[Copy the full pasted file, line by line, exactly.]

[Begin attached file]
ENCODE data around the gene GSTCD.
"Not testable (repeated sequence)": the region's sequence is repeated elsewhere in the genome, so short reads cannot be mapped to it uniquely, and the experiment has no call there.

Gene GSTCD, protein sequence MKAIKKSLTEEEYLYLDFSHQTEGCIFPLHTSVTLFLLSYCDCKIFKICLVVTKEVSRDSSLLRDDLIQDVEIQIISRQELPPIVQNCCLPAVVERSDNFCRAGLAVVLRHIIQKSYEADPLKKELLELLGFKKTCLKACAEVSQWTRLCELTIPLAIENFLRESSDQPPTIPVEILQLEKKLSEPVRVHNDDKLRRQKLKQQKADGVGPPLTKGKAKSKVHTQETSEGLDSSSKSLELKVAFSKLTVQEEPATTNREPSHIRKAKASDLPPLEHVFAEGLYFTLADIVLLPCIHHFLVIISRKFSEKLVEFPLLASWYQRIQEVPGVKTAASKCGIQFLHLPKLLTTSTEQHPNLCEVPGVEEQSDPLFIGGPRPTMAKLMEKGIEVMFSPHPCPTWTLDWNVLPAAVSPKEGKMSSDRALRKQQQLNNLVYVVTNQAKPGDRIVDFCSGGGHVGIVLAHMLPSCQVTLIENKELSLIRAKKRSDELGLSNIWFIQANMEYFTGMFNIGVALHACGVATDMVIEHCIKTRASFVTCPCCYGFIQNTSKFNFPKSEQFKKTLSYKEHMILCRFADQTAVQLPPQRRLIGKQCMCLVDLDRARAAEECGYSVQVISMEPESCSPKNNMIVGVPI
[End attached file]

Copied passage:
ENCODE data around the gene GSTCD.
"Not testable (repeated sequence)": the region's sequence is repeated elsewhere in the genome, so short reads cannot be mapped to it uniquely, and the experiment has no call there.

Gene GSTCD, protein sequence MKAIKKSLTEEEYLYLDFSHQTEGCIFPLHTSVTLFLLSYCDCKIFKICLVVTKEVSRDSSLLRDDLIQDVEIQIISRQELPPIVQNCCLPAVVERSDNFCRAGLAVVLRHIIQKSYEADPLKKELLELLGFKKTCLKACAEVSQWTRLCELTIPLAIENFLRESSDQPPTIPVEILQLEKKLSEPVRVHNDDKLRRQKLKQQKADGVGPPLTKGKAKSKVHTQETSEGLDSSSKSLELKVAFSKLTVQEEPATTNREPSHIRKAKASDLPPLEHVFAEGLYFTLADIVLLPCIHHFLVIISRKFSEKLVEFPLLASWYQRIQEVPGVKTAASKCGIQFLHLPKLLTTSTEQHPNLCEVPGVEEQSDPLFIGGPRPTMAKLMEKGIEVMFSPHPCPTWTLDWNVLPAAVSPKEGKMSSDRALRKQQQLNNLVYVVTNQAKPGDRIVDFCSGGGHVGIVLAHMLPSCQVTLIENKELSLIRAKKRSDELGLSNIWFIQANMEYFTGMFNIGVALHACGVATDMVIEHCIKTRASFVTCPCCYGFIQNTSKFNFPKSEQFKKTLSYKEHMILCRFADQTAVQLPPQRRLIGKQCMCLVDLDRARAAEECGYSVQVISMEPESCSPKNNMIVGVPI